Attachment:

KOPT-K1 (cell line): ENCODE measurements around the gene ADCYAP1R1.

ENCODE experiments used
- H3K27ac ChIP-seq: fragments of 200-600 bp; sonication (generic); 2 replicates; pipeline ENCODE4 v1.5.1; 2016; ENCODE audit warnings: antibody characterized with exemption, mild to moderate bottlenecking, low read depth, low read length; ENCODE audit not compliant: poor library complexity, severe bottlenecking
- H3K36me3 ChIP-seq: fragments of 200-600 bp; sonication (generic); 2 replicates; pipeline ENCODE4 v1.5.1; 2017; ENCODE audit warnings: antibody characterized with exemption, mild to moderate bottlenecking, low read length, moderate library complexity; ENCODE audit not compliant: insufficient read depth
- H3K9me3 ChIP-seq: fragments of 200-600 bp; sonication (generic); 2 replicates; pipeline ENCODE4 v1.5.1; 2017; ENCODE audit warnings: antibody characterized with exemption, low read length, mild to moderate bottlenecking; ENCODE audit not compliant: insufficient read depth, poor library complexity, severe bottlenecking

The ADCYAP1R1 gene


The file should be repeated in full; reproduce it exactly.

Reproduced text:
KOPT-K1 (cell line): ENCODE measurements around the gene ADCYAP1R1.

ENCODE experiments used
- H3K27ac ChIP-seq: fragments of 200-600 bp; sonication (generic); 2 replicates; pipeline ENCODE4 v1.5.1; 2016; ENCODE audit warnings: antibody characterized with exemption, mild to moderate bottlenecking, low read depth, low read length; ENCODE audit not compliant: poor library complexity, severe bottlenecking
- H3K36me3 ChIP-seq: fragments of 200-600 bp; sonication (generic); 2 replicates; pipeline ENCODE4 v1.5.1; 2017; ENCODE audit warnings: antibody characterized with exemption, mild to moderate bottlenecking, low read length, moderate library complexity; ENCODE audit not compliant: insufficient read depth
- H3K9me3 ChIP-seq: fragments of 200-600 bp; sonication (generic); 2 replicates; pipeline ENCODE4 v1.5.1; 2017; ENCODE audit warnings: antibody characterized with exemption, low read length, mild to moderate bottlenecking; ENCODE audit not compliant: insufficient read depth, poor library complexity, severe bottlenecking

The ADCYAP1R1 gene